by Jennifer van Lent
Bevrijdingsdag (or Liberation Day) in the Netherlands is a unique experience, in part because so many Dutch citizens still remember that day on May 5, 1945, when the Allied Army liberated their country from German occupation. Gatherings are held across the Netherlands beginning May 4 (called Dodenherdenking, or Remembrance of the Dead), with the entire country dedicating two minutes of silence at 8 p.m. to commemorate the brave soldiers and citizens who died in WWII, as well as in other conflicts and U.N. peace-keeping missions. The memorials continue May 5 with parades and concerts across the country.
It is still possible to hear stories from those who suffered the hardships during the "Hunger Winter" of 1944-45 and to listen to Dutch resistance fighters tell harrowing tales about sabotage and escape. My husband's Uncle Frans will never forget the Canadian soldiers who drove through their North Holland village that day, passing out to the children "the best chocolate I ever tasted." King Willem-Alexander and Queen Maxima honor Dutch veterans in Dam Square on May 4th, laying a wreath at the National Monument. Allied veterans from the U.S., Canada, U.K. and Australia still return to the Netherlands to take part as honored guests in parades, concerts and other memorials.
As the WWII "Greatest Generation" passes on, it is more important than ever to remember our recent past and to honor those who fought and died in the many wars and conflicts of the past 100 years. Here are some suggestions for how and where to celebrate our hard-earned, precious freedom.
Dodenherdenking, May 4:
Amsterdam, Dam Square: the commemoration typically starts around 7 p.m. (look at the local news for exact times), with a concert and speeches. The 2 minutes of silence begins at 8 p.m.
Opijnen American Cemetery, May 4: Eight American WWII airmen from the 91st Bomb Squad lie forever in the American cemetery in Opijnen, in the east of the Netherlands. For over 70 years, the local village has honored their memory by maintaining their graves and, on May 4, commemorating their sacrifice. The memorial typically begins around 6.30 p.m. (our club typically has members who attend the ceremony, so reach out if you are interested).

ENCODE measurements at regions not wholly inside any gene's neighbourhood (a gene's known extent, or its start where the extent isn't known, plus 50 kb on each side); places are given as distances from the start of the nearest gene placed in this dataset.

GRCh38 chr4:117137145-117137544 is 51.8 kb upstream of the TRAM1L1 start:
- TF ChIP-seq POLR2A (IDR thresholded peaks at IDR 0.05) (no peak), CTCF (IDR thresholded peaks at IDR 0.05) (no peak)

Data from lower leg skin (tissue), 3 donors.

Bevrijdingsdag, May 5:
Het Bevrijd Gooi: This unique event brings WWII veterans to t'Gooi with a three-day remembrance and celebration to honor those who fought in the Netherlands for the Allied Army. The highlight is a parade of WWII-era jeeps, motorcycles and military trucks that wind their way through 11 towns in t' Gooi. One of this year's honorees is a 93-year-old veteran who will be traveling from California to take part in the celebration.
Oorlogsmusuem (War Museum), Overloon and Liberty Park: This is one of my favorite museums and a wonderful place to learn about the Dutch history before and during WWII. One of the oldest dedicated to WWII, this interactive museum has several parts, including the Dutch War Museum and George C. Marshall Museum ("a living museum”) housing a huge collection of military equipment, including planes, tanks and ships).
There are various concerts throughout the area, including:
Amsterdam: the Liberation Day Concert on the Amstel River in front of the Carré Theater is the highlight of the Amsterdam celebrations. If you have a boat, get to the site early and enjoy the fabulous music!
Haarlem: Bevrijdingspop. This is a FREE daylong concert in the Haarlem Hout: very fun, activities for families and adults, and great music! Best to take a train to Haarlem and walk 15 minutes to the event location. You can't miss it — just follow the crowds!